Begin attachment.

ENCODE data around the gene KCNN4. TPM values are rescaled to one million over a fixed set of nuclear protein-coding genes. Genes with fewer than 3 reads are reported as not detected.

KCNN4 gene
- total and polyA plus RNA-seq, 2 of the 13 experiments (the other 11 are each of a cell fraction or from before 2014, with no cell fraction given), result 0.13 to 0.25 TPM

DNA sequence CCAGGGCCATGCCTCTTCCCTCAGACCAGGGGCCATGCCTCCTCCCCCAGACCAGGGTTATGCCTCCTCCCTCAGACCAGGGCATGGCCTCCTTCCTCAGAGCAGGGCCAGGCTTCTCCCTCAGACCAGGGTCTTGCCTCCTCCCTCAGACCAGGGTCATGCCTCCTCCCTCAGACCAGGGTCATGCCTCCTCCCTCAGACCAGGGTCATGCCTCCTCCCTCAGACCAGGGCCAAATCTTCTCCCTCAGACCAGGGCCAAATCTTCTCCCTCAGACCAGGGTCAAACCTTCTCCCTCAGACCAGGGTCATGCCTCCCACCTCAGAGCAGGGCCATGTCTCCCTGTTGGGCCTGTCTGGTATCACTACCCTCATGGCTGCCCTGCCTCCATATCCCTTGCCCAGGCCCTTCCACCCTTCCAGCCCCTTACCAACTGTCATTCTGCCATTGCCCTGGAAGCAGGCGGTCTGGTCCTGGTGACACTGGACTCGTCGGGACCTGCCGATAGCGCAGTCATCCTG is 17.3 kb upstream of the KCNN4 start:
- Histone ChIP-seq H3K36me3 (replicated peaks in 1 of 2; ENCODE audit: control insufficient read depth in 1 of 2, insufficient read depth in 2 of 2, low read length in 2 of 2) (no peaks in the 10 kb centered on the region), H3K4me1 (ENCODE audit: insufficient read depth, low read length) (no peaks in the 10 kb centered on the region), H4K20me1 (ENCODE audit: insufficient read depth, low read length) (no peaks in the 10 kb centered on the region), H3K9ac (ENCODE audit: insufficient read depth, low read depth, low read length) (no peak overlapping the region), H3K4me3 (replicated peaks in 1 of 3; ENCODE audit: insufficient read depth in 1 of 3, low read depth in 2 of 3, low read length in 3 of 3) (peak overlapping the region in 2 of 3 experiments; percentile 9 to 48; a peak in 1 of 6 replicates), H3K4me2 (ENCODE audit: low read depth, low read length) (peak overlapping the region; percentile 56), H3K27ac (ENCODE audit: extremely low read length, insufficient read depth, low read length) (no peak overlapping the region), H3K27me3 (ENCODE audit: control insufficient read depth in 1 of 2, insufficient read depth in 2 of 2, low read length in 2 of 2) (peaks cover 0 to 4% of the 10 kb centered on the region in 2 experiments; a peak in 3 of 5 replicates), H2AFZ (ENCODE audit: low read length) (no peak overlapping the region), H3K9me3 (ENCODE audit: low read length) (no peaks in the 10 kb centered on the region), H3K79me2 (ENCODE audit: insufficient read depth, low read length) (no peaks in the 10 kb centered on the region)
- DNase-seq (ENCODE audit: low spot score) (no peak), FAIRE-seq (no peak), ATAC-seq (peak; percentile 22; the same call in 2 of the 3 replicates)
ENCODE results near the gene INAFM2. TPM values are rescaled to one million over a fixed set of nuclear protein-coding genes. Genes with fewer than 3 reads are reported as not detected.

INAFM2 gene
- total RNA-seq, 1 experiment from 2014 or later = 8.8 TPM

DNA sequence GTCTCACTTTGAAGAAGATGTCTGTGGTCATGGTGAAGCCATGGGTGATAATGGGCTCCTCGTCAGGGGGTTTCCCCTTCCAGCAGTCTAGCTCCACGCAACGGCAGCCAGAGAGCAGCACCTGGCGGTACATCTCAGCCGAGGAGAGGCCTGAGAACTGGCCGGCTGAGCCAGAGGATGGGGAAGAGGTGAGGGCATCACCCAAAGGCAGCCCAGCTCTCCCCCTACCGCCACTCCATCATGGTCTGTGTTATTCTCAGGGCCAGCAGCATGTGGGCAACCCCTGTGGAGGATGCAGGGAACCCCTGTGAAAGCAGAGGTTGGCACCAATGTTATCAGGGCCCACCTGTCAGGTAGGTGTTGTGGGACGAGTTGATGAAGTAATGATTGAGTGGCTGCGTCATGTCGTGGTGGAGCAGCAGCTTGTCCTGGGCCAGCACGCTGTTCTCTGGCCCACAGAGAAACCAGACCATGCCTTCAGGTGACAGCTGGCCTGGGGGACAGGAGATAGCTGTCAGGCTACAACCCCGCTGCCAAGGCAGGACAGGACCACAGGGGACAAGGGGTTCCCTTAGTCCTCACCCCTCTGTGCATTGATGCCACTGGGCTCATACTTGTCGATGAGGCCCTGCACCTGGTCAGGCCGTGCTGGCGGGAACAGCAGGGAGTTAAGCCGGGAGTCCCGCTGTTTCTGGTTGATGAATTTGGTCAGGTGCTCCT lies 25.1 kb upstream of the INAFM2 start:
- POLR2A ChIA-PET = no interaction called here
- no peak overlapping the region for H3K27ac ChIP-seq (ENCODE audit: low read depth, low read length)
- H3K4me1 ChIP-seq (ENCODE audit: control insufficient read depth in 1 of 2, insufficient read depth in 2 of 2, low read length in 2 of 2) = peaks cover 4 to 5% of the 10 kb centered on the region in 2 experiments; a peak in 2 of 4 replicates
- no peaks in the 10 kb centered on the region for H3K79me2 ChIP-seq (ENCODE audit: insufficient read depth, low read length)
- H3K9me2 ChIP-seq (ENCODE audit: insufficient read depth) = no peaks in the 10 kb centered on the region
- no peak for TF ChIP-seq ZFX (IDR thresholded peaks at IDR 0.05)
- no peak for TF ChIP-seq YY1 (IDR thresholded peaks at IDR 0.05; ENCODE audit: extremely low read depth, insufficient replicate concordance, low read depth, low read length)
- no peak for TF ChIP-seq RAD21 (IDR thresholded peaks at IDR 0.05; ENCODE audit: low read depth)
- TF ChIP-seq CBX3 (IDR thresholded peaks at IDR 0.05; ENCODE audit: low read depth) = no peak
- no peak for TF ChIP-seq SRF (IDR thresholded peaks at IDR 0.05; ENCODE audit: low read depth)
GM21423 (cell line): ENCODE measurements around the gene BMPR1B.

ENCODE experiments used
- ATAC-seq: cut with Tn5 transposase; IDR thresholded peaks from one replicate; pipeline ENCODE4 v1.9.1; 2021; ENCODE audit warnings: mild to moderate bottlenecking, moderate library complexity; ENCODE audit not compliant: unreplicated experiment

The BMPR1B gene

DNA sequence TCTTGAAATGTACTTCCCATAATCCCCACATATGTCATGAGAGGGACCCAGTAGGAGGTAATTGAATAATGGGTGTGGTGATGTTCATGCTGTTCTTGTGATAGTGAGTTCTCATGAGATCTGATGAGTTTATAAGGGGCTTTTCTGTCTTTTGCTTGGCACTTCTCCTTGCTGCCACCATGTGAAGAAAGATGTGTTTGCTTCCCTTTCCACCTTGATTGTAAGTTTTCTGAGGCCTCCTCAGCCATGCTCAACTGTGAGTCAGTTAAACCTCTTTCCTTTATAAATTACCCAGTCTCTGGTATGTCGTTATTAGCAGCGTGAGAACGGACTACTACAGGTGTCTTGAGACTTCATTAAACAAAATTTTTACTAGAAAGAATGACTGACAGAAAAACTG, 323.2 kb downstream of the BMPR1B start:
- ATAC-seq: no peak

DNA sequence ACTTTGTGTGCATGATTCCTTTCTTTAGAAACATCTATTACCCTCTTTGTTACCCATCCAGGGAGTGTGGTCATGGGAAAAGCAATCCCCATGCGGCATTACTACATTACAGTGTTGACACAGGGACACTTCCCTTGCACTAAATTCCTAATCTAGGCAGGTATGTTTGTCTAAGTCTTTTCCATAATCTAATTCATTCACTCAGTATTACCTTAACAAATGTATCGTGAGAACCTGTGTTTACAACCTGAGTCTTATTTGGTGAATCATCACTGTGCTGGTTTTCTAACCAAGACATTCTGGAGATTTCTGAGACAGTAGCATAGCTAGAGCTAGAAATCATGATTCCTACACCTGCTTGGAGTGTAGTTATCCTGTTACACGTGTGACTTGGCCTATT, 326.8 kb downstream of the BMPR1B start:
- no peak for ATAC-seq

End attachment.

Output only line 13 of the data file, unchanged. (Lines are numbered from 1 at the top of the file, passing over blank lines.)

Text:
- H3K4me1 ChIP-seq (ENCODE audit: control insufficient read depth in 1 of 2, insufficient read depth in 2 of 2, low read length in 2 of 2) = peaks cover 4 to 5% of the 10 kb centered on the region in 2 experiments; a peak in 2 of 4 replicates